The Israeli Defense Ministry and COGAT did not immediately respond to requests for comment.
Fares said the families of around 12,000 current and former prisoners receive monthly allowances from the PA. Prisoners who have served more than five years get around $700 a month until they find employment, and families receive aid according to how many children they have, he said.
He said the new regulation was a “blatant violation” of Palestinian sovereignty, since the banks are located in areas governed by the PA. The Israeli military regularly carries out arrest raids and other operations in those areas.
Fares on Thursday told Haaretz that closing bank accounts was an extreme step that would hurt some 11,000 families receiving the stipends. “Such a draconian step means a death sentence for many families, for which this stipend is the only financial breathing tube,” he was quoted as saying.
Hussein al-Sheikh, an aide to PA President Mahmoud Abbas, rejected the closing of the accounts, calling it an affront to the “dignity of every Palestinian” and a “submission to the will of the occupation.”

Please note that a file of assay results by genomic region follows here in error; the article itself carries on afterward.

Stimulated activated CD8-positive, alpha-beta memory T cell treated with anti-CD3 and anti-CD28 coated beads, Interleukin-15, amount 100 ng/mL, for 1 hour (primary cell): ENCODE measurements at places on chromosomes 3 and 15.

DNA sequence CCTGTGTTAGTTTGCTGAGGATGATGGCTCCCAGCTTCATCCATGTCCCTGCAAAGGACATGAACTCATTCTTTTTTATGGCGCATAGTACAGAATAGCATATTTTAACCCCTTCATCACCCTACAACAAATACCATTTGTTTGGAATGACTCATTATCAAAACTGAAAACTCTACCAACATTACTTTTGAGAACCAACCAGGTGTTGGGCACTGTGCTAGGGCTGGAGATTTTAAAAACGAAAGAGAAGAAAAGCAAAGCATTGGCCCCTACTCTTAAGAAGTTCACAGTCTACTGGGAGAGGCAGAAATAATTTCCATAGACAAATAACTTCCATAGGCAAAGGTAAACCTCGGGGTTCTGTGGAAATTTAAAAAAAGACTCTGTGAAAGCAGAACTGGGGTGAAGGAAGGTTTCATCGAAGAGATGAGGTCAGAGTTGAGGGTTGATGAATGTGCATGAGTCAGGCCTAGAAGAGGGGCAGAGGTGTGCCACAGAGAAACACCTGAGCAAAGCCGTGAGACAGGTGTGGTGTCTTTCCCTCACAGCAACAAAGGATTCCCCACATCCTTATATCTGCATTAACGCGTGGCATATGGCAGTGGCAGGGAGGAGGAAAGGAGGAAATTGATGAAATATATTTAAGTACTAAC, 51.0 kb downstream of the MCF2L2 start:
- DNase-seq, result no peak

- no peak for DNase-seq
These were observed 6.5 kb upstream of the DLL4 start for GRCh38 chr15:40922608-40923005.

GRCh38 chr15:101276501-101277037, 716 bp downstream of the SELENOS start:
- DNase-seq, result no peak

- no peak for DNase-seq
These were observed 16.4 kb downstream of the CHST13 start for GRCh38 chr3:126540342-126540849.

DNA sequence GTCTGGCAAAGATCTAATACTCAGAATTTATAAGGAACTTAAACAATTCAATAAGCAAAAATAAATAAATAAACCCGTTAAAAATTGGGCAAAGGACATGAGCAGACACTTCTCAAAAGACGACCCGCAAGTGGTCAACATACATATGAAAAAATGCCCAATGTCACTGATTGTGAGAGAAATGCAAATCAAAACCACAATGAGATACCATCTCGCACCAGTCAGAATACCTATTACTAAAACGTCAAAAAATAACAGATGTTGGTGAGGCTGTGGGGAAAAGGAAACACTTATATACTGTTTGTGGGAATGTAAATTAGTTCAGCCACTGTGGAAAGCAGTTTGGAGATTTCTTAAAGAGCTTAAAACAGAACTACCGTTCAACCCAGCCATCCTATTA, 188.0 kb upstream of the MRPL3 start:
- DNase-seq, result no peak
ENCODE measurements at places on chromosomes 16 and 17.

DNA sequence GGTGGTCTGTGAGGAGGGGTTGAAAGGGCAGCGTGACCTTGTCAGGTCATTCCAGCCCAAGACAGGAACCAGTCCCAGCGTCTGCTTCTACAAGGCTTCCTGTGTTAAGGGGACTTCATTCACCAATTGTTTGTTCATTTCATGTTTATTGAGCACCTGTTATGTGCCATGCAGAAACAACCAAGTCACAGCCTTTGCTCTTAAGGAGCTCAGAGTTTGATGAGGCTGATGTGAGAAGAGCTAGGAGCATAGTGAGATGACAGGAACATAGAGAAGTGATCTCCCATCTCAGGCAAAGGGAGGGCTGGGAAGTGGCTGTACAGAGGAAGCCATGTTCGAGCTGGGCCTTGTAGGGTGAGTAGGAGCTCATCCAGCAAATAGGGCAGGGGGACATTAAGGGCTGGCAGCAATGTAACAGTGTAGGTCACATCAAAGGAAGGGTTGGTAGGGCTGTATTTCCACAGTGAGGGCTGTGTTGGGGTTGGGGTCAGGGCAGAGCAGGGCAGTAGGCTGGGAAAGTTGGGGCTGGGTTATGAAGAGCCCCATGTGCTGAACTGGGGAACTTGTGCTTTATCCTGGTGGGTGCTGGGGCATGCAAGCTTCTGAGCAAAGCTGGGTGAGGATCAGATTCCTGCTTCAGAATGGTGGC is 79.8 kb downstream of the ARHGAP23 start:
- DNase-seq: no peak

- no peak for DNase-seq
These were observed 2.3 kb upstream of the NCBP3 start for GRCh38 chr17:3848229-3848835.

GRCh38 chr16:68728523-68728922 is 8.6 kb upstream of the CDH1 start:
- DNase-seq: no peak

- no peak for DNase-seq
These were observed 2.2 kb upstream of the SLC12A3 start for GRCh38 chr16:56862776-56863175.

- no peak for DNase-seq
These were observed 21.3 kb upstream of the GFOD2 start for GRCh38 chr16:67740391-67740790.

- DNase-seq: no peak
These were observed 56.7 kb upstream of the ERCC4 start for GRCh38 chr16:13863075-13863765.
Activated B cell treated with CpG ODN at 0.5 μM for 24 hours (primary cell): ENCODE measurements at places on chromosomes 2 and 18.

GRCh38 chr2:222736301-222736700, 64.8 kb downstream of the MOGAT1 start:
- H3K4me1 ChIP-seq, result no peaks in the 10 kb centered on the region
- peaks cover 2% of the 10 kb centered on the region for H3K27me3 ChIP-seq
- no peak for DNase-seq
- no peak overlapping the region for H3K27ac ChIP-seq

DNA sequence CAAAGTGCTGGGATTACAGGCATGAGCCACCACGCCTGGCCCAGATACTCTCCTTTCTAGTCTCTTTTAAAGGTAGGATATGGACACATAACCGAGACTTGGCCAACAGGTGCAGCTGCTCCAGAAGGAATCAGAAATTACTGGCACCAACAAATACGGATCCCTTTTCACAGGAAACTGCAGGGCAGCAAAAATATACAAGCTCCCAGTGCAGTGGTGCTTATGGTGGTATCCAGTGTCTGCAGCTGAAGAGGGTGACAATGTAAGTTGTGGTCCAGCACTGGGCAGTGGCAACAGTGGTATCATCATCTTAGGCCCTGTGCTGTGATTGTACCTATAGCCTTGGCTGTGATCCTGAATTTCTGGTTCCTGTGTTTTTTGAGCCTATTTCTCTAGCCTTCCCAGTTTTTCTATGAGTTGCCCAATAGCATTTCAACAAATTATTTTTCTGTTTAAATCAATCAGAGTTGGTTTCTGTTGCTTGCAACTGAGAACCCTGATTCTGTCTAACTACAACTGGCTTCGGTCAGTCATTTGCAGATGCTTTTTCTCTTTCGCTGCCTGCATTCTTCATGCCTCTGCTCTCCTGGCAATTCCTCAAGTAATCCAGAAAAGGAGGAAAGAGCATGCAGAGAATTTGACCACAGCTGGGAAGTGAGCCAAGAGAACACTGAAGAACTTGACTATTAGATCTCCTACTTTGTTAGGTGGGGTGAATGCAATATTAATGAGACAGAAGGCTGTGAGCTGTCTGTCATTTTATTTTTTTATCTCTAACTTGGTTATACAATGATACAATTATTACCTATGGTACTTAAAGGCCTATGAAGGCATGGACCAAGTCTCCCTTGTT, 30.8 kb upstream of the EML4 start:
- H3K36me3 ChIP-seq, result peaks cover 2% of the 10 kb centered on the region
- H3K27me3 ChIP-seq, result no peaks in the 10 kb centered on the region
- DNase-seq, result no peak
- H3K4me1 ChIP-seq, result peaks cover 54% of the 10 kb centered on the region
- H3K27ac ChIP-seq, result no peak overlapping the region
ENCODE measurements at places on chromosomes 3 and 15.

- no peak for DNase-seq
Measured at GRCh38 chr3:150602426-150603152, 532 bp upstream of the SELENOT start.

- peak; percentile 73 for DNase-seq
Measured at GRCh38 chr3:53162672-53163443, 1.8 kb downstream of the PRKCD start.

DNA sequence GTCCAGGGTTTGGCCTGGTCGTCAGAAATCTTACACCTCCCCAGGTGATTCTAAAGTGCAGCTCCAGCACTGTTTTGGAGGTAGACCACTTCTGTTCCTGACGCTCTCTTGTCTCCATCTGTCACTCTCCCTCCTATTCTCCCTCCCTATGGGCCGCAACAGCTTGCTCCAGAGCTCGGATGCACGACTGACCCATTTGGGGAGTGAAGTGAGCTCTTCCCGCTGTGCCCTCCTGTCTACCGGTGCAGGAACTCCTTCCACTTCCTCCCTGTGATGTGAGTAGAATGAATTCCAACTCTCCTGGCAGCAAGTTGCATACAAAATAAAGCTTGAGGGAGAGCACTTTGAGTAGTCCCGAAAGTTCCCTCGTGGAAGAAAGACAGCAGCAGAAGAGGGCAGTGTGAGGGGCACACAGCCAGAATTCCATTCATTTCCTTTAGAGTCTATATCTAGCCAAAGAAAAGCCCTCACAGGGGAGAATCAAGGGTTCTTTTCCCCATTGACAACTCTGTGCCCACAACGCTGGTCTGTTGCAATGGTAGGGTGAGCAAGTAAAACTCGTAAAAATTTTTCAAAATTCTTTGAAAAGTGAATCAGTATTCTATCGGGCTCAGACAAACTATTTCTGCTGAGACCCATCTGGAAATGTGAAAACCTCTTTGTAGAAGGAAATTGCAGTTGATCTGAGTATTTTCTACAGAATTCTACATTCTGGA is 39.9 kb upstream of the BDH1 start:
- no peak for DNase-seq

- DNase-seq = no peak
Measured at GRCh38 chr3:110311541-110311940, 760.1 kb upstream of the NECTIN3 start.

“We hope to create a Palestinian national consensus in protecting our families & their rights & preserving their dignity,” he tweeted.
The payments are dispensed by the so-called Martyrs’ Fund, which also provides aid to the families of suicide bombers and other terrorists. Abbas has spoken out against violence and intermittently held peace talks with Israel, but the negotiations stalled out more than a decade ago. He has repeatedly vowed to continue the payments despite Israeli pressure.
Over the last two years, Israel has deducted the amount of the payments from tax revenues it collects on behalf of the PA. Last year, the PA rejected all the tax transfers in protest, but it relented months later.
The PA imposed heavy coronavirus restrictions in mid-March, closing nonessential businesses in the parts of the West Bank where it enjoys limited autonomy and banning most travel between towns and villages. Those measures appear to have succeeded in containing the outbreak, with authorities reporting around 540 cases and only two fatalities. But the lockdown is expected to impose heavy economic costs on the territory and the cash-strapped PA.
The new military order, signed in February, applies substantial parts of Israel’s anti-terror law to the West Bank. The law states that any person or body handing financial aid to anyone, with the purpose being to facilitate, advance, fund or reward terror-related offenses, is committing a crime that carries a punishment of up to 10 years in prison and a fine.
There are 13 banks operating in the West Bank areas ruled by the PA. Seven of them are Palestinian-owned, five are Jordanian and one is Egyptian.